PRSA Portland Metro Chapter

Communicators Conference 2013: Takeaways

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May 13

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A few PRSA Portland Metro Chapter Board Members shared their thoughts on the 2013 Communicators Conference.

Barbara Kerr, APR

My favorite memory of the 2013 Communicators Conference was the honor of standing on the stage in the Governor Hotel ballroom and looking out to see the hundreds of communications professionals who had joined us.

They came from agencies. Businesses. Nonprofits. Government. Some support large organizations. Others work at small firms. That day, we were one community.

So, on behalf of that community, I was very proud when KGW NewsChannel 8 did a feature story on the conference. It’s an excellent piece.  If you missed it, check it out online.

My conference takeaways included:

  • Keynoter Shel Holtz: Today, every company must become a media company.
  • Keynoter Jim Endicott: Why should someone believe your messages if they don’t believe you?
  • Keynoter Lee Odden: Your goals and objectives are only as good as your ability to measure them.
  • Keynoter Brian David Johnson: Thinking about the future in a different way.

To everyone who supported the conference – the chairs, committees, boards, volunteers, sponsors and attendees – a heartfelt thank-you.

On Twitter, Robert Leary put it perfectly. This year’s conference was #BestYet.

David Thompson, APR

There were almost t too many takeaways in our one-day conference! Several resonated with me:

  • Shel Holtz proclaiming that communications strategy should be platform-independent: “You shouldn’t have a ‘Facebook strategy;’ you should have a comprehensive communications strategy that encompasses the Facebook platform, among others.” Shel pointed out that we’re in the business of nurturing our communities via consistent commitment, not building platform-specific audiences using serial, short-term (and unconnected) campaigns. Strategy, not tactic!
  • Lee Odden reminding us that content is the lynchpin of any communications strategy: “Content is the currency for building social relationships…” He also reminded us of how the world changed under our feet last year when the Internet upgraded to IPv6: Odden calls it “ubiquitous connectivity,” citing the prediction of 50 billion connected devices by 2020. This will change how we live in ways we can’t yet see. And he emphasized Holtz’s proclamation, challenging us to answer: What new skills are we developing to remain relevant in a world of unified communications strategies encompassing messaging, content marketing, social media, SEO, advertising, measurement, etc.?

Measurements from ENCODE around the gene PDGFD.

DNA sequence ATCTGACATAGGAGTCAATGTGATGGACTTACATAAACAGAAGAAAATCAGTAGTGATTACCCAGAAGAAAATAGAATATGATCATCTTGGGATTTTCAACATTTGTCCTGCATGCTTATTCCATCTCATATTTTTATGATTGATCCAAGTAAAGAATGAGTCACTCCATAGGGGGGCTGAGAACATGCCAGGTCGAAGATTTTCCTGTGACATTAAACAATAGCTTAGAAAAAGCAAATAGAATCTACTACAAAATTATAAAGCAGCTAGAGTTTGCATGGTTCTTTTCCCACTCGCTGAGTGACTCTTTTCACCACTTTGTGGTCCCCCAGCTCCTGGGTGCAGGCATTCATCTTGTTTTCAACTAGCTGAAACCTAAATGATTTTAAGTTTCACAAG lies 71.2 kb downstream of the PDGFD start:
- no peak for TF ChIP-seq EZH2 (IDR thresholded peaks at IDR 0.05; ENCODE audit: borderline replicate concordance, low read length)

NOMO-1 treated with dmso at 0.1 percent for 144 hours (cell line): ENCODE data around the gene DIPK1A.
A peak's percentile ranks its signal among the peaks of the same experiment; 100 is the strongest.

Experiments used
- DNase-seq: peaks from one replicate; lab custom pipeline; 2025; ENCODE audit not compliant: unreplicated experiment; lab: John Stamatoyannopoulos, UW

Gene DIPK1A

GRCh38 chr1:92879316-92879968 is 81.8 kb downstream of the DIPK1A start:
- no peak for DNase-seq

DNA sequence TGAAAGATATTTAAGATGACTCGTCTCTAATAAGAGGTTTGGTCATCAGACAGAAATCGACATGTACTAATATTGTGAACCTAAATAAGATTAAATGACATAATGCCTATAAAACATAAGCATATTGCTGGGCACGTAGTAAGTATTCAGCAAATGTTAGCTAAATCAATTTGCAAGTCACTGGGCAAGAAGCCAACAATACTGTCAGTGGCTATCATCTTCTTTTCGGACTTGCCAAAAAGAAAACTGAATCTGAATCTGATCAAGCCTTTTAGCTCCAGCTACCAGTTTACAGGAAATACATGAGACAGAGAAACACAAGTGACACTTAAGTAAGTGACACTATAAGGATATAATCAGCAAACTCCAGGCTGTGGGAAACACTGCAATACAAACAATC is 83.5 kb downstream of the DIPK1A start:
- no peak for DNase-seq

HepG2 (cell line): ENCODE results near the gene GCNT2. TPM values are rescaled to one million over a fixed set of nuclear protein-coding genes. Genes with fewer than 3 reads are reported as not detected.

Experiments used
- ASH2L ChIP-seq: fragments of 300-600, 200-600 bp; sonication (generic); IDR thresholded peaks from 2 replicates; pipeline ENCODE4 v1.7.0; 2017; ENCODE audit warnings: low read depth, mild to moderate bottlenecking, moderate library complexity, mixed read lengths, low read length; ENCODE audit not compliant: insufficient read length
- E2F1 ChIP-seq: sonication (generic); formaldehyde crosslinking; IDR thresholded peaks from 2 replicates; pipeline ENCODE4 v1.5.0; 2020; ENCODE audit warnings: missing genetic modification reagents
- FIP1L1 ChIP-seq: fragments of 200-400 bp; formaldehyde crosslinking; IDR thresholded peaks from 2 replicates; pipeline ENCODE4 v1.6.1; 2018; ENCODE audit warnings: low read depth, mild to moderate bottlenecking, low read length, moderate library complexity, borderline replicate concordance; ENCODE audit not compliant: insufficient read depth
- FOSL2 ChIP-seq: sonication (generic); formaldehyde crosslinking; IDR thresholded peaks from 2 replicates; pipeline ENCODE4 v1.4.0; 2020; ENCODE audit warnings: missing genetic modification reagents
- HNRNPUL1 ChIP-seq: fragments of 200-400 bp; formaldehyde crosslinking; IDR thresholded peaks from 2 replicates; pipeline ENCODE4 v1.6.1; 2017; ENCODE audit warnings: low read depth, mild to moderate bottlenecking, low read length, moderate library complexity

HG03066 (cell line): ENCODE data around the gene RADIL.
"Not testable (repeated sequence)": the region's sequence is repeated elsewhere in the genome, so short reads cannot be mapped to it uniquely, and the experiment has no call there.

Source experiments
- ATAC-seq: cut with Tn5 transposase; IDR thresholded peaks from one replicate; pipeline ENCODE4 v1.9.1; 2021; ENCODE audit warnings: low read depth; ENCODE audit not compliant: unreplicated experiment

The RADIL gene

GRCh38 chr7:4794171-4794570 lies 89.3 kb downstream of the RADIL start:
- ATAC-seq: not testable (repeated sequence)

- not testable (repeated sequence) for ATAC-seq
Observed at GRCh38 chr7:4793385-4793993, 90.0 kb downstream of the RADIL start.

• Michael Pranikoff glibly, gamely trying to update his slides even as his room filled with people because his track workshop followed Odden’s keynote and Pranikoff was making some of the same points. “I don’t want to repeat!” he worried. My thought: “Damn! You’re BOTH good!” Pranikoff went on to move the needle—as usual—by providing specific, practical advice on what types of content work best at what stage of the ‘marketing funnel,’ even tossing in when and why specific kinds of content should or shouldn’t be gated.
  • A panel of experts led by Maxwell PR exec Jen Scott showcasing examples of how to build realistic communications strategies: Choose a particular target group; find a unique differentiation for your brand that resonates with that target group; build content around that. Sound familiar? And just a few slides later, the panel produced a concise table of when to use what content on what platform for what purpose…Darn! They’re ALL good!
  • And finally, Intel futurist Brian David Johnson echoed some of Odden’s statements earlier in the day. As chips get smaller even as they get more powerful, “computational power will become…ubiquitous!” He, too, left us with a challenge: How are we using our powers of communication to not just educate, inform, market and sell…but to do good?

The Communicators Conference continues to help us remain relevant, if not retain some sense of calm in the sea change of new technology that continues on all sides. We’ll work on that last part for next year.

Brad Hilliard

The great thing about Communicators Conference is that you come for the great key notes, but find your motivation in the track sessions. Ann Shatz was relevant, informative and moving. All of our work is meaningless unless it touches the heart of your audience.

The three I’s are now posted on my wall and front of mind:

  • Include – Make sure everyone on the team feels they have something to contribute.
  • Influence – Mentoring is a gift! Share it with others.
  • Inspire – Touch the heart, meet people where their passion lies.

Michael Riley, APR

The atmosphere was electric, as an over-capacity crowd squeezed into the Governor Hotel to open the event.  Speaker Lee Odden flooded the luncheon attendees with a fire hose of information about maximizing the impact of online communications.  The day was a veritable who’s whom of northwest communicators.

Julie Williams

notesThanks for sending us a picture of your notes Julie!

 

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